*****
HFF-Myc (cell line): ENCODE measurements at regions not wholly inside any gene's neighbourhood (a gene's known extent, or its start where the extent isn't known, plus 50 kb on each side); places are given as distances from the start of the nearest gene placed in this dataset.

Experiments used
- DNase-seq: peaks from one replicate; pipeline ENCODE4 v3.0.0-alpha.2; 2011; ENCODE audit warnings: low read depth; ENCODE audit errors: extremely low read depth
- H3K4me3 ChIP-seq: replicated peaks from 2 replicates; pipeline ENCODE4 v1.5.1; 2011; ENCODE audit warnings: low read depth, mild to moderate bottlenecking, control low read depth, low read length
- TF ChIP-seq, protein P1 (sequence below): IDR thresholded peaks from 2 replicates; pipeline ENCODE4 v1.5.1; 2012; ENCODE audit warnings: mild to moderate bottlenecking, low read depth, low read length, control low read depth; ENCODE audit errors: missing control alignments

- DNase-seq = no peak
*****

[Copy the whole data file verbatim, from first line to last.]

HFF-Myc (cell line): ENCODE measurements at regions not wholly inside any gene's neighbourhood (a gene's known extent, or its start where the extent isn't known, plus 50 kb on each side); places are given as distances from the start of the nearest gene placed in this dataset.

Experiments used
- DNase-seq: peaks from one replicate; pipeline ENCODE4 v3.0.0-alpha.2; 2011; ENCODE audit warnings: low read depth; ENCODE audit errors: extremely low read depth
- H3K4me3 ChIP-seq: replicated peaks from 2 replicates; pipeline ENCODE4 v1.5.1; 2011; ENCODE audit warnings: low read depth, mild to moderate bottlenecking, control low read depth, low read length
- TF ChIP-seq, protein P1 (sequence below): IDR thresholded peaks from 2 replicates; pipeline ENCODE4 v1.5.1; 2012; ENCODE audit warnings: mild to moderate bottlenecking, low read depth, low read length, control low read depth; ENCODE audit errors: missing control alignments

- DNase-seq = no peak